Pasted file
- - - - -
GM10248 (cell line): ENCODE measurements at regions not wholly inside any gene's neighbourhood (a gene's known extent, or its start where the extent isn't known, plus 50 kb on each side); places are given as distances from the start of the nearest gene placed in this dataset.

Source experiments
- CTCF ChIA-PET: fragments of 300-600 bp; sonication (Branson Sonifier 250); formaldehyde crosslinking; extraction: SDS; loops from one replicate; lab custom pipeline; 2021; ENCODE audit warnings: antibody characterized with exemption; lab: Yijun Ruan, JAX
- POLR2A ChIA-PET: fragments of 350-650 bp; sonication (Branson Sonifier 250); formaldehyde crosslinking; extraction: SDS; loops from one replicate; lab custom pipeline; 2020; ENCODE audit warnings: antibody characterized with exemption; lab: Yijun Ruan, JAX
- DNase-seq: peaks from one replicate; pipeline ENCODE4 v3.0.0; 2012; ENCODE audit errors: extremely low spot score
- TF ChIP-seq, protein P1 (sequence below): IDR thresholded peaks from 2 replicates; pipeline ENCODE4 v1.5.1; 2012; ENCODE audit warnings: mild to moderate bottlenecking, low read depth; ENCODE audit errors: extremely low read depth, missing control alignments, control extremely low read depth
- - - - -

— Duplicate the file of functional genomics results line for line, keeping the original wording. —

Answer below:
GM10248 (cell line): ENCODE measurements at regions not wholly inside any gene's neighbourhood (a gene's known extent, or its start where the extent isn't known, plus 50 kb on each side); places are given as distances from the start of the nearest gene placed in this dataset.

Source experiments
- CTCF ChIA-PET: fragments of 300-600 bp; sonication (Branson Sonifier 250); formaldehyde crosslinking; extraction: SDS; loops from one replicate; lab custom pipeline; 2021; ENCODE audit warnings: antibody characterized with exemption; lab: Yijun Ruan, JAX
- POLR2A ChIA-PET: fragments of 350-650 bp; sonication (Branson Sonifier 250); formaldehyde crosslinking; extraction: SDS; loops from one replicate; lab custom pipeline; 2020; ENCODE audit warnings: antibody characterized with exemption; lab: Yijun Ruan, JAX
- DNase-seq: peaks from one replicate; pipeline ENCODE4 v3.0.0; 2012; ENCODE audit errors: extremely low spot score
- TF ChIP-seq, protein P1 (sequence below): IDR thresholded peaks from 2 replicates; pipeline ENCODE4 v1.5.1; 2012; ENCODE audit warnings: mild to moderate bottlenecking, low read depth; ENCODE audit errors: extremely low read depth, missing control alignments, control extremely low read depth